Linux FoundationThe Linux Foundation is sponsoring the first ever Linux kernel internships offered through the Outreach Program for Women. The internships pay $5000, plus a $500 travel grant to the LinuxCon North America conference in New Orleans, Louisiana in September.

If you identify as a woman, genderqueer, or genderfluid, have ever wanted to learn to develop the Linux kernel, and have the free time to work on the internship, you should apply now! The deadline to finish your application is May 17, 2013, but please start your application by May 1.

Not sure you can write a good application? Lots of help is available: you can join a mailing list, ask questions on IRC, or email the mentors directly. You are encouraged to start your application now, and finish it by May 17th using any of these avenues for help.

We’re thrilled that the Linux Foundation and their mentors are taking this major step towards increasing diversity in the Linux kernel development community. Thank you, Linux Foundation, for creating these internships!

Systers Spring 2013 Pass-It-On Awards: applications open, apply by April 10

Kristin Potter writes:

The Anita Borg Systers Pass-It-On (PIO) Awards honor Anita Borg’s desire to create a network of technical women helping one another. The cash awards, funded exclusively by donations from the Systers Online Community, are intended as means for women established in technological fields to support women seeking their place in the fields of technology. The program is called “Pass-It-On” because it comes with the moral obligation to “pass on” the benefits gained from the award.

Women of all ages (over 18), nationalities, and backgrounds are encouraged to apply.

The deadline to apply for the Spring 2013 round is Wednesday April 10, 2013 at 12:00noon PST (UT-8)

Reference letters are due on Wednesday April 24, 2013 at 5:00 PM PST (UT-8).

If you would like to apply, or know of a woman in technology who would like to apply, you can read about the awards online at Systers Pass-It-On Awards Program.

Guidelines for completing the online application form for this award are available online.

The application form for Spring 2013 cycle of the Systers Pass-it-on Awards is online.

Please help us publicize the PIO awards to your professional and social networks and encourage your peers to apply.

Got open tech and culture news to share with women in the Ada Initiative’s community? Email

Wikimania 2013 scholarships: contributors to free knowledge, free software, collaborative and/or educational initiatives encouraged to apply

Wikimania 2013, the annual international conference of the Wikimedia movement, will be held from 7–11 August, 2013, in Hong Kong. Applications for travel scholarships are now open and close on February 22.

Eligibility (who can apply for a scholarship): Any active contributor to a Wikimedia project and/or Wikimedia volunteer in any other capacity, from anywhere in the world, is considered eligible. Participants in other free knowledge, free software, collaborative and/or educational initiatives are also encouraged to apply.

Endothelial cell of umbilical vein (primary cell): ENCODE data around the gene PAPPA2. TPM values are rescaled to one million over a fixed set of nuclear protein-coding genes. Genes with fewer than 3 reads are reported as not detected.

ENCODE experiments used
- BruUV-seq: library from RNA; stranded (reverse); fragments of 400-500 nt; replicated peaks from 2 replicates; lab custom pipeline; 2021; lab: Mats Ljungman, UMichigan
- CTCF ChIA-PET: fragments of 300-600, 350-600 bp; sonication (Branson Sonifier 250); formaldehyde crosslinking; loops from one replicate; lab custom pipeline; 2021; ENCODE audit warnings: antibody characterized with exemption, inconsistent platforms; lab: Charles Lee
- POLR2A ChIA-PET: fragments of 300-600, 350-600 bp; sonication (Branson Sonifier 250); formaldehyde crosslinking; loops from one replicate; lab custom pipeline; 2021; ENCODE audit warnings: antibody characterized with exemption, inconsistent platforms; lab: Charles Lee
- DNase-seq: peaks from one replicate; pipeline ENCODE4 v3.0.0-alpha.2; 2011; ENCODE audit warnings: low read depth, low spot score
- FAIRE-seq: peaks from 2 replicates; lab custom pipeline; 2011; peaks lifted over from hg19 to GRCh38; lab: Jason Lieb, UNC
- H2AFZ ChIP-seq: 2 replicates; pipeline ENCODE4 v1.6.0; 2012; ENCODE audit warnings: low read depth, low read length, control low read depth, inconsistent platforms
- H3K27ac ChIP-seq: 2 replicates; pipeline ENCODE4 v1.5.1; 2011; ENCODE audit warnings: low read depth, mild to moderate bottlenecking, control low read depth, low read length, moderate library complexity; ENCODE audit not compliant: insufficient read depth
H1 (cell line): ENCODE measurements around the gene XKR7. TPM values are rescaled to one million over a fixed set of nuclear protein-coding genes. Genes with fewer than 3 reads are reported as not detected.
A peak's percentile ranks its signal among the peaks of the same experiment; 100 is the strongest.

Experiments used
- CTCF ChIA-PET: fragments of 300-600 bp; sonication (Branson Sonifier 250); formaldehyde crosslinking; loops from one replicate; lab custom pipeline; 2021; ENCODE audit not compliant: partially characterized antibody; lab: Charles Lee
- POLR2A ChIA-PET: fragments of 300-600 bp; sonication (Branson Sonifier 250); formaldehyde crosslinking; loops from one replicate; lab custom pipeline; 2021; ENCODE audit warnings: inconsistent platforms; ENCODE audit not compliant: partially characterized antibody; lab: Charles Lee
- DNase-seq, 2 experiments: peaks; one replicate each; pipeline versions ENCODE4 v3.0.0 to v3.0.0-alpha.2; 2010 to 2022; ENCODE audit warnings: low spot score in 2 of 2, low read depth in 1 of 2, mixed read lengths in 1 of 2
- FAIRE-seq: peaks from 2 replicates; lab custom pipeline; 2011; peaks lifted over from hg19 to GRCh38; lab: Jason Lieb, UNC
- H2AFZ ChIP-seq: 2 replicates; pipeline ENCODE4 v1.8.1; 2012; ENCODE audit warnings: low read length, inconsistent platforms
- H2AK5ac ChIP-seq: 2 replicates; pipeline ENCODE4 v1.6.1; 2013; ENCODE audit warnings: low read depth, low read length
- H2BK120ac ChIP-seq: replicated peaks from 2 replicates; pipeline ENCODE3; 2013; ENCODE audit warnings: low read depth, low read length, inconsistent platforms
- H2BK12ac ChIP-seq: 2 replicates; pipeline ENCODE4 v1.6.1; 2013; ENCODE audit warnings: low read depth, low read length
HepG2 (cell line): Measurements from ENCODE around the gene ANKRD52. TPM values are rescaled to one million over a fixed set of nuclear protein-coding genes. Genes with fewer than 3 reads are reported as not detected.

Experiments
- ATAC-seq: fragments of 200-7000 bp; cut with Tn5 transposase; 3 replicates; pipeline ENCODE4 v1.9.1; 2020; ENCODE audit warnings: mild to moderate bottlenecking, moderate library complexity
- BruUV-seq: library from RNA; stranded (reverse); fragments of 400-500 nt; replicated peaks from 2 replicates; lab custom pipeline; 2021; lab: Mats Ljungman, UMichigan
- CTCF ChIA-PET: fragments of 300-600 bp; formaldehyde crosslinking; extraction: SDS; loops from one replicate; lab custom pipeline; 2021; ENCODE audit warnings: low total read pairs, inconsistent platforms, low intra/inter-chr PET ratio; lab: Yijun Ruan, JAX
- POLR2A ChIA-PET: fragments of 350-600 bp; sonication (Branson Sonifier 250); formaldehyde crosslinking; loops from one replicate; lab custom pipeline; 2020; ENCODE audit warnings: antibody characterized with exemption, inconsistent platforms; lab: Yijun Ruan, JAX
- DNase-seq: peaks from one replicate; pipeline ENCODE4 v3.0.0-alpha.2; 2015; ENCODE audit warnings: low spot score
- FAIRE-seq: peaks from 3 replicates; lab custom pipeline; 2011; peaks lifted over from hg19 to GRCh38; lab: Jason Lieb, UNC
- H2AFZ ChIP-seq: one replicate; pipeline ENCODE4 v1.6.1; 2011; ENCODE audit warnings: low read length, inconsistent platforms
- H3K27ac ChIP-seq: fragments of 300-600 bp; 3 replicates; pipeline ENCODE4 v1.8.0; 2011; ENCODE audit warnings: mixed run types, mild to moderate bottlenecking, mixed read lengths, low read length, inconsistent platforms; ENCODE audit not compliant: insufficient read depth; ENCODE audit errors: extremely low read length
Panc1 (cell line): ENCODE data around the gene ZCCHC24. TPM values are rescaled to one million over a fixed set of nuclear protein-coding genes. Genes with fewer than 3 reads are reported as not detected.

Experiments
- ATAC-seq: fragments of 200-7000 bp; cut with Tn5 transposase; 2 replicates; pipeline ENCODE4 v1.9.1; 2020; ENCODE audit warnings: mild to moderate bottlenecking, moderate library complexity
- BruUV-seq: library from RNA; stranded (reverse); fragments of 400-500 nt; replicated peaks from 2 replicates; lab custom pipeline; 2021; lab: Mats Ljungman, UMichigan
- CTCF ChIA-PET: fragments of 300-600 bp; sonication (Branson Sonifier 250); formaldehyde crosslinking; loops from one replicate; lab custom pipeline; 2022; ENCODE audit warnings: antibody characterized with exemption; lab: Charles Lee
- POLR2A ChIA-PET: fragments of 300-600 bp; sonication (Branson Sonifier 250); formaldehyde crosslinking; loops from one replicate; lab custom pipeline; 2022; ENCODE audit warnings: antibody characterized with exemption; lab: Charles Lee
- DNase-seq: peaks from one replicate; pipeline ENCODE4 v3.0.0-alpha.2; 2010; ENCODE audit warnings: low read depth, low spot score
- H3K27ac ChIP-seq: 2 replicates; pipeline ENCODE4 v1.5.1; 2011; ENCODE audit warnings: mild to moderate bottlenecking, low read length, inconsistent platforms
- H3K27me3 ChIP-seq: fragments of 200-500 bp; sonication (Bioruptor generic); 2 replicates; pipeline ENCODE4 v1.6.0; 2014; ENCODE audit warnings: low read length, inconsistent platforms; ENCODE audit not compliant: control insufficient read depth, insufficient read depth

Selection: All applications for scholarship are reviewed by the scholarship committee. Applicants will be rated on the following four dimensions: activity within Wikimedia (50% of total score), activity outside Wikimedia (15% of total score), interest in Wikimania and the Wikimedia movement (25% of total score) and fluency of English language (10% of total score).

To apply for a scholarship to aid in covering expenses for Wikimania 2013 in Hong Kong, please submit a completed application form by 22 February 2013 23:59 UTC.

— the editors of the Wikimania 2013 website

For more information, see the Wikimania scholarships page.

Got open tech and culture news to share with women in the Ada Initiative’s community? Email

Apply to Hacker School in New York City: needs-based assistance for women attendees (deadline Jan 1)

Nicholas Bergson-Shilcock writes:

Hacker School is a three-month, full-time school in New York forbecoming a better programmer. It’s like a writers retreat for hackers. Tuition is free, and we provide space, a little structure, time to focus, and a friendly community of smart people dedicated to self-improvement.

We strive to make Hacker School the best environment to learn and grow as a programer. Towards that end, we have explicit social rules (e.g., no “well, actuallys,” no “feigning surprise,” no “subtle sexism”), we aim for gender parity (our past two batches were 37-45% female), and we host amazing people as programmers in residence who work directly with students (last batch: Jessica McKellar, Peter Seibel, Alex Payne, Stefan Karpinski, and David Nolen).

Tuition is free, and we provide $5000, need-based grants to women for living expenses.

We value free software, beautiful code, and personal growth. Apply now to be part of our winter 2013 batch, which begins in February.

You can also learn about the type of people we look for and if we’d be a fit for you.

Ada Initiative notes: the next Hacker School program runs full-time in New York City from February 11 until May 2, 2013. Applications are due by January 1.

Got open tech and culture news to share with women in the Ada Initiatives community? Email The Geek Feminism wiki has further outreach channels for women in open source.